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Liquor & Gaming | Pubs & RestaurantsLiquor & Gaming

Liquor Licence Transfers: A Quick Refresher

As featured in the May 2021 edition of Queensland Hotels Association's QHA Review.

Our firm represents a very large number of parties involved in pub and other transactions. Within the last five months we have noticed a flurry of activity within the pub and hospitality space.

We believe that this flurry can be attributed to a couple of things, namely:

  1. low interest rates; and
  2. the interest of southern states in Queensland as a state for investment given its COVID-safe record.

However, we have also noticed that the timeframe for applications for transfer of liquor and gaming licences associated with pubs seems to have blown out a little, taking between 2 – 3 months for liquor licence transfers, and between 4 – 6 months for those liquor applications submitted in conjunction with a new gaming machine licence.

In the next month's edition of QHA Review, we will revisit the concept of interim authorities as an available tool to facilitate handovers of pubs even where the final approvals have not been obtained.

In this month's article, we focus on the transfer process specifically for a Commercial Hotel Liquor Licence. The overarching test that is applied upon the transfer of a liquor licence is whether the commissioner is satisfied that the applicant is a "fit and proper" person. In assessing this, the commissioner will consider whether the applicant:

  • is declared bankrupt;
  • has had no major convictions within the last 5 years;
  • has had no substantial convictions under the Liquor Act;
  • can demonstrate that they know and understand the obligations of a licensee, specifically relating to the type of licence;
  • does not have a history of behaviour that would make them unsuitable to hold a licence (determined by a police report/reference check); and
  • can demonstrate a responsible attitude to managing and carrying out their financial obligations.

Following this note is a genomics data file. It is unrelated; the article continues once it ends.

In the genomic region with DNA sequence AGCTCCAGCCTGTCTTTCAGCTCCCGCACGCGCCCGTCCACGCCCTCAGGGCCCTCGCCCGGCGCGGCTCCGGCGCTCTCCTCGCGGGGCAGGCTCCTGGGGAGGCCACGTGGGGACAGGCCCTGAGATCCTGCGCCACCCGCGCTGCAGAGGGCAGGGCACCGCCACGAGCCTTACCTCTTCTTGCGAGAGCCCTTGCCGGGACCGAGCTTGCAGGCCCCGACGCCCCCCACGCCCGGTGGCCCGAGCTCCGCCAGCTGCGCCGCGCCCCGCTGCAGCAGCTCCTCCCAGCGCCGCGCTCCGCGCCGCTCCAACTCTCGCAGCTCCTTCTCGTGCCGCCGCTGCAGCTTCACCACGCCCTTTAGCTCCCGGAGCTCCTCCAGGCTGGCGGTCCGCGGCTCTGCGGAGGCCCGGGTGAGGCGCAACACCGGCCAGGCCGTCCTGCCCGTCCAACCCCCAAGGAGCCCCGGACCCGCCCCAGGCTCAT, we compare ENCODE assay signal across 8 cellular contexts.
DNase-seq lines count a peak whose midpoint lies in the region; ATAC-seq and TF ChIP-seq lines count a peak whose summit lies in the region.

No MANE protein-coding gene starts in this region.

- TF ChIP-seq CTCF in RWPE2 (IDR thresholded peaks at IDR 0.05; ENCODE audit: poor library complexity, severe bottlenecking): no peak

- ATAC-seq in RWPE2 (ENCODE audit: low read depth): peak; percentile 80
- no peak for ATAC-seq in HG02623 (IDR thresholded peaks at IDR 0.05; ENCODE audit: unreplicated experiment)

The applicant will have the opportunity to demonstrate that they are a "fit and proper" person by completing the Application for Transfer of Liquor Licence. Within this form there are various sections that the applicant will have to complete, based on:

  • the applicant's structure (i.e. company, limited club, individual);
  • their tenure at the premises (i.e. freeholder owner, lessee);
  • whether they propose to change any of the services at the premises; and
  • what their experience running a licensed premises is.

In addition to completing the above, the applicant will be required to provide:

  • Form 5 Personal details schedule/personal probity form for all individuals having an interest in the applicant. Where an applicant is a company, this includes shareholders and directors;
  • a copy of the power of attorney (if signatures of the application have been signed under a power of attorney);
  • a copy of the constitution or memorandum and articles of association (if a community club);
  • a copy of a current company extract (if a company); and
  • a Risk Assessed Management Plan (RAMP).

A RAMP is a document that contains information about the prescribed practices and procedures under the Liquor Regulation 2002 for the conduct of business at the premises.

Below are some examples of what a RAMP would be required to address:

  • staff training and practices with respect to the responsible service of alcohol;
  • whether the business is a member of the liquor accord;
  • noise mitigation, security, transport services and lighting at the premises;
  • catering services available for the provision of meals to patrons;
  • staff training with respect to liquor licensing legislation;
  • management practices with respect to preventing minors;
  • management practices with respect to intoxicated and disorderly conduct;
  • the business impact on the amenity of the community; and
  • ensuring the conduct of the business complies with relevant legislation.

It is clear that the transfer process for a Commercial Hotel Liquor Licence is not a "box-ticking" exercise, and OLGR will meticulously consider whether an applicant is a "fit and proper" person. As discussed above, parties should seriously consider the prospect of being granted a transfer of licence prior to entering into a contract to purchase or sell a business.

Should you have any queries or require any further information regarding the process for a transfer of a liquor licence please contact me on 07 3224 0230.

Article written by Curt Schatz (Managing Partner) and Jake Breydon (Solicitor).

"The content of this publication is for reference purposes only. It is current at the date of publication. This content does not constitute legal advice and should not be relied upon as such. Legal advice about your specific circumstances should always be obtained before taking any action based on this publication."